‘The Walk’ is breathtaking and real

The year is 1974. Everything seems white, airy, and even heavenly to Philippe Petit (Joseph Gordon-Levitt) as he lays flat against a thin wire measuring 200 ft. between the Twin Towers in the movie The Walk. Director Robert Zemeckis has the audience feeling as though they are walking alongside Petit while he makes his dangerous journey 1,350 ft. above the newly constructed World Trade Center, with the panning of the camera focusing on Petit’s feet whenever walking on his wire.

As the voice of Philippe Petit (Joseph Gordon-Levitt) guides the audience through the movie, it gives them a sense of understanding as he explains his “coup” (his plan). He starts by telling you where and how he got the idea, before gradually telling you how he finally accomplishes his dream. With the help of Jean-Louis (Clément Sibomy) and Jeff (César Domboy) and the likes of Barry Greenhouse (Steve Valentine), Jean-Pierre (James Badge Dale), Albert (Ben Schwartz), and David (Benedict Samuel), Petit recruites the ultimate team. This is the group to help Petit become the only man to ever walk between the World Trade Center towers.

Blue contacts and a French accent make the audience believe it is not even Joseph Gordon-Levitt himself, but actually Petit in 1974, and the sporadic bursts of color ranging from the viridescent upcoming summer to the iconic crimson turtleneck Philippe Petit wears make your eyes really open. Thanks to costume designer Suttirat Anne Larlarb, you feel as though you are living in the 70’s with the vintage flare given by incorporating turtlenecks and bootleg jeans.

Although Joseph Gordon-Levitt is one of the biggest movie stars in the industry at the moment, as he’s been leading in movies such as The Dark Knight Rises (2012), and Don Jon (2013), the meticulously detailed CG Twin Towers overshadow him. But the movie does not rush into showcasing the Twin Towers until the last 40 minutes or so. Instead, you meet Papa Rudy (Ben Kingsley) and Annie Allix (Charlotte Le Bon), who help shape the movie. Papa Rudy teaches Philippe Petit everything he knows, while Annie Allix (Petit’s love interest) is his number one supporter throughout his career. With French dialect and French speaking (besides Ben Kingsley speaking Czech at times), you really feel as though you are watching the entertaining life of Philippe Petit unfold before you.

The Walk premiered at the New York Film Festival in the U.S. on Sept. 26 and followed with an early release to all IMAX theatres in the U.S. Sept. 30. Following the IMAX release The Walk opened in regular 2D and 3D on October 9.

The realness of 3D and other effects put in the film result in reports of viewers having left the cinema due to sickness of how realistic it seems. While the film relies mainly on CGI (Computer-Generated Imagery), since the Twin Towers are not still constructed, it was not overwhelming. Despite a scene with a CGI bird that looked very inanimate, all other CGI looked authentic, including the Twin Towers and the Notre-Dame Cathedral.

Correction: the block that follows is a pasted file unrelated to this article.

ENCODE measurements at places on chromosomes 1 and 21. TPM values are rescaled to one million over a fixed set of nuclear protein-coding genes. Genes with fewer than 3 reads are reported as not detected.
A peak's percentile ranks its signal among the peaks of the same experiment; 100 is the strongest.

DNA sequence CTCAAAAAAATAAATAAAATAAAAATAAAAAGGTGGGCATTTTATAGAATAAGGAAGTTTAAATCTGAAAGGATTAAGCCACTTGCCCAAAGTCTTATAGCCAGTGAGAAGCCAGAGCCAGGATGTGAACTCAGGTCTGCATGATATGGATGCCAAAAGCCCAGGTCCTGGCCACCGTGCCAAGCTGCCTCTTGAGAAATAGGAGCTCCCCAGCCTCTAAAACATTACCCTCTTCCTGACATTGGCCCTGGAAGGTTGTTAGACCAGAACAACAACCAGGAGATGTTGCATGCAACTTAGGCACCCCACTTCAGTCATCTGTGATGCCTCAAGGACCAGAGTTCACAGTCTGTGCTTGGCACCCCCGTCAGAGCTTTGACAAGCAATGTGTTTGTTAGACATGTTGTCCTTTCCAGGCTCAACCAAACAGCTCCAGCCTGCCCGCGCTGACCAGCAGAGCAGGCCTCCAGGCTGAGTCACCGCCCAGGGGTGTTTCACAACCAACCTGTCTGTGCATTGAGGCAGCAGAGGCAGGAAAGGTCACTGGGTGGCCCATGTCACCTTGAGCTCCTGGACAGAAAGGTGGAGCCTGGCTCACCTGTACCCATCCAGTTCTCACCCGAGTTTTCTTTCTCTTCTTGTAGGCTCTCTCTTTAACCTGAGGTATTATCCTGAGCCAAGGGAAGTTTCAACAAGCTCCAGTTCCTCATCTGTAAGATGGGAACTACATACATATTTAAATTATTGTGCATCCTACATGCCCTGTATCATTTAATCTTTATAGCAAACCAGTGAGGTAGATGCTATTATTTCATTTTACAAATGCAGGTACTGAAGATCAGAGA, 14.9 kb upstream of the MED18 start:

Although Robert Zemeckis incorporates all the important aspects he could have, when it came down to actually showing footage of the real walk by Philippe Petit, it was nowhere to be found. Not only is there no footage of Philippe Petit’s actual walk, there is no recognition of the real artist or any of his colleagues.

The cinematography in The Walk is breathtaking. The director of photography, Dariusz Wolski, has the movie give the audience the feeling that they are walking across the wire themselves. The symmetry of the World Trade Center and its whole exterior is captured brilliantly. Even if the towers are computer generated, it is hard to believe that Robert Zemeckis had not actually filmed the towers himself. With the contrast of natural and green France, to vibrant and unclean New York City, the scenery of each location gave an aesthetically pleasing sight to everyone watching.

Parts of the film were unnecessary as they did not occur in the real story of Philippe Petit’s journey to make it all the way across the Twin Towers. Exaggeration of Philippe Petit getting a nail through his foot and having it bleed on the wire wasn’t factual and was unnecessary.

August 7, 1974, the date when Philippe Petit finally got to achieve his dream of stretching a wire across the towers: what everyone is waiting to watch. We finally get to see Joseph Gordon-Levitt perform across the towers in the most anticipated final 30 minutes. Watching Joseph Gordon-Levitt gracefully move along the wire made you believe it was really Petit, even more so than seeing his other “small” performances. The camera pans over his feet with each step he takes on the high wire, making anyone viewing hold his breath. Serenity passes through the audience as “Für Elise” by Beethoven quietly plays in the background when Philippe Petit decides to lie down on the wire. In total, Philippe Petit performed on the wire for 45 minutes, making eight travels back and forth along the wire, in which he either walked, danced, lay down, or saluted watchers while kneeling on the wire.

Dedicated to the victims of the September 11 attacks that occurred in 2001, there is really no metaphor for you to grasp because of this film. It doesn’t need to overvalue itself or justify itself. This is a movie that can just be whatever it wants to be.

Rating: 7/10 – Vintage wardrobe, astounding acting, cinematically pleasing CGI, and unnecessary/fictional scenes that don’t coincide.